“What happened to him? Who did this? I said who?” – Arrow of God, Chinua Achebe, 1964.
That was Ezeulu when the corpse of Obika was brought into his obi. I read this in 2005 or 2006 and I couldn’t keep the tears from falling. I loved Obika and he was a mere fictional character.
On Sunday, 9th July 2017, a phone call brought the news about Ebenezer. Eben is dead. One phone call, one sentence, less than ten seconds, and a man full of life, fun, wit, intelligence, fairness, humility, respect and optimism was reduced to a man who was now gone from this life, a man who would now be addressed in the past tense. I can’t keep the tears from flowing. I loved Eben and he was a great man.
I am crying.
I met Eben in 2010. He was in 300 level, Literature. I was in 100 level, same department. He became my coach and mentor; and my friend, despite the disparity in age and level; and my brother, despite the difference in tongue and tone; and I called him baba na–my father.
I am devastated.
Eben was a guru, a legend. We would argue among our study group and defend our point with Eben said this, but Eben didn’t exactly mean that. I would block him in front of the dean’s car park, in the library, in front of the Senate, in the Social Centre, before the Main Gate, anywhere. I would block him and ask him about a novel, a critical theory, an era, an author, a lecturer’s temperament, anything. And he would answer me in his analytical, witty manner with laughter in the edge of his mouth. He was never too busy for me.
I am confused.
Eben was Zaria-based. So when he left the university he remained on the campus. Like a small tree planted near the base of a mighty tree, I grew up under the wings of Eben, my raw academic ability shedded by Eben’s magnanimity and refined by his intellect, experience and nuanced worldview. In my final year, Eben got admission for his master’s degree in the department. His presence on the campus was solidified. I was in ABU Zaria for four years and Eben was the constant. His presence assured me, challenged me and favoured me. When he graduated I inherited his reading materials. I was his heir. Now he’s gone.
I feel cheated.
It didn’t end there. Ebengbasky, as he’s also called, fondly, remained my friend. On Twitter, on Facebook we fought, argued, shared jokes, swapped sarcasm and banters. We agreed on plenty fronts and disagreed in many. He was an Arsenal fan, like me, he was a wailer, like me, he lived online, like me. But I am irritated with the antics and personality of Trump while he enjoyed the drama of Trump, telling me to focus more on “Change” happening in Nigeria. I wanted Wenger fired but he preffered a gradual transition for Wenger. We disagreed and in the midst of our disagreement, our comradeship prospered.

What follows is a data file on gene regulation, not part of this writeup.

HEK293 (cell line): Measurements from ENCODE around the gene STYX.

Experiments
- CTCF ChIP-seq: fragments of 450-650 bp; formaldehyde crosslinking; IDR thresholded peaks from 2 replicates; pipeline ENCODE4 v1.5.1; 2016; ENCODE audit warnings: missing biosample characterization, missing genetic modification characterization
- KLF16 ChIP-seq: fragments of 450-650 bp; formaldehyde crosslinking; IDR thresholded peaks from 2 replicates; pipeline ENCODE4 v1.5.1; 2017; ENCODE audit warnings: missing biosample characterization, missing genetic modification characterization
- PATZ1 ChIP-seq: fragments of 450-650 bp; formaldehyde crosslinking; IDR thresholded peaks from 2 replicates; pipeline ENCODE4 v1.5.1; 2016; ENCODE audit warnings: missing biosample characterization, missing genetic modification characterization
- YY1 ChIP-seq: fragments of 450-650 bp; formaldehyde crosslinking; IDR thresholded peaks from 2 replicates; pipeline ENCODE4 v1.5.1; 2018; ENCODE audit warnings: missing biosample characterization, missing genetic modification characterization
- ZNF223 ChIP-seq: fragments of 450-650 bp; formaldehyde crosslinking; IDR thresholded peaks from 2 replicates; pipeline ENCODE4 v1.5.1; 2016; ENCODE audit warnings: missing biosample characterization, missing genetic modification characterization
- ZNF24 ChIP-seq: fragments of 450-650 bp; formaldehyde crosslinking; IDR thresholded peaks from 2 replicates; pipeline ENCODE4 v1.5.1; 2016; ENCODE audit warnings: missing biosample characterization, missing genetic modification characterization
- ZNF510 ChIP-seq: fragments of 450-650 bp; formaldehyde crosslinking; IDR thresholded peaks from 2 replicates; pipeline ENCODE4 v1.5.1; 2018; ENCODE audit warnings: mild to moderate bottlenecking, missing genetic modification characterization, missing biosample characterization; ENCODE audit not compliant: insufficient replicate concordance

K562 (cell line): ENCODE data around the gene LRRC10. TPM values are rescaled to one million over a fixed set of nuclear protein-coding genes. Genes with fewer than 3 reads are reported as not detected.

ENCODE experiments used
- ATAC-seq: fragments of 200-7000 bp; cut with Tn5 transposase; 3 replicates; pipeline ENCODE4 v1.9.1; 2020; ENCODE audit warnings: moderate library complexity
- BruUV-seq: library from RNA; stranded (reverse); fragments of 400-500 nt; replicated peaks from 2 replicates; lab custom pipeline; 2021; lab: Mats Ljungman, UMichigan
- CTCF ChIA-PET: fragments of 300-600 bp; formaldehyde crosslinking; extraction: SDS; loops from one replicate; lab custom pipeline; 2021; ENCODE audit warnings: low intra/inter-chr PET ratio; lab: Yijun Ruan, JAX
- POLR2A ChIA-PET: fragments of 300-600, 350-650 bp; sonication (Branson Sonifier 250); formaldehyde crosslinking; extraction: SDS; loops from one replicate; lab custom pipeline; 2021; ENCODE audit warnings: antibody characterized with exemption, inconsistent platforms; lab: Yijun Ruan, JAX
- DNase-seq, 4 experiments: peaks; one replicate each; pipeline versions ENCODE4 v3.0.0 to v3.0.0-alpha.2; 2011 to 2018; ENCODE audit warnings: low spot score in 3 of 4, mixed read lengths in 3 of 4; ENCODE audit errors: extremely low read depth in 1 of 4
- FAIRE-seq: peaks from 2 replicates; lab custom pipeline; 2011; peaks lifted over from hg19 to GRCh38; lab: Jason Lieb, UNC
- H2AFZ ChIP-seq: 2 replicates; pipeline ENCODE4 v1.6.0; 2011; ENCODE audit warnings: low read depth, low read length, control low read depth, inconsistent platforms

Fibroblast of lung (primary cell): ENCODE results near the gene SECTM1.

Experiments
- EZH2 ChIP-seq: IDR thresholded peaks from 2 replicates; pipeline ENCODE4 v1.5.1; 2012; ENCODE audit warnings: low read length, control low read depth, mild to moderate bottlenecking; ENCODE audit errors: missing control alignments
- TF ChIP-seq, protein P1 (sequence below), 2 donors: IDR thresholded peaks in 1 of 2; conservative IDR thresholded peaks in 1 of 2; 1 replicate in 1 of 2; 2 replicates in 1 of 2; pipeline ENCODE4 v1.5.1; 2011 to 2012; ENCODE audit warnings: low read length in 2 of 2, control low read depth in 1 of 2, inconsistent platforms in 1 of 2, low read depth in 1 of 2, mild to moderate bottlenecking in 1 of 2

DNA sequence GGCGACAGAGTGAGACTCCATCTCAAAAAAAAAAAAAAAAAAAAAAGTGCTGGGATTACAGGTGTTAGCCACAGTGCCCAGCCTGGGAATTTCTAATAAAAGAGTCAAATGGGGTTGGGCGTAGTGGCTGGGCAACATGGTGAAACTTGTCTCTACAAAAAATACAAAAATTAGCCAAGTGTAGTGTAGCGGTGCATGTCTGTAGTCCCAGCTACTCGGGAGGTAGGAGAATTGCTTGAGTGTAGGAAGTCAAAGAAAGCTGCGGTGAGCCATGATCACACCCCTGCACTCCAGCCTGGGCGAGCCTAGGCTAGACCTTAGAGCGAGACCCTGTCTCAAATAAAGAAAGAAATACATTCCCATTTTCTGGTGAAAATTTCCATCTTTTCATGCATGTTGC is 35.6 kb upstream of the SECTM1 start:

I am heartbroken.
My friend is gone! Just three weeks back I was teasing him to go and get married. I said I must eat his wedding rice. He would ask me not to let the devil use me and we would start series of funny back and forth exchanges that, I believe, entertained our mutual friends. Suddenly Eben died. Just like that, mid-life, mid-wit, mid-school, mid-banter.
And the entire staff of English and literary studies mourns with me.
English and literary class of 2007 mourns you.
English and literary class of 2008 mourns you.
English and literary class of 2009 mourns you.
English and literary class of 2010 mourns you.
Federal College of Education Zaria mourns you.
Charity and Faith Church mourns you.
Federal Government Girls College Zaria mourns you.
Edo State mourns you.
Arsenal fans mourn you.
Wailers on Twitter mourn you.
Eben, where are you?
Your friends on Facebook are crying. Your family is lamenting. Your sons and daughters are lost, shocked, like breastfeeding kids forcefully taken from their mother’s bosom mid-suckling. Your paddies are calling one another on phone, to confirm you are really dead, willing someone to deny it, willing the whole story to become a joke, fatal, expensive, but a joke we’re willing to accept with a heavy sigh of relief.
I remember earlier this year, I said, half-jokingly, that if Nnamdi Kanu’s extreme agitations lead us to another war I would be unable to resist fighting but I would be killed in the war, and Eben would, one day, write a book Don’t Let Kingsley Okechukwu Die, like Achebe wrote for Christopher Okigbo. Eben was going to write my memoir, keep my memory alive. But today, in a sunless morning, I sit on my desktop to type “Rest in Peace Ebenezer”. I can’t believe I’m doing this. No, I never saw it this way. Not in my weirdest nightmare. We had an unspoken pact Eben and you didn’t keep it.
One day, God’s words being true, we would meet again and I would approach you and ask one question, just one question. I would say, “Eben, why did you leave us without saying goodbyes? Just like that.”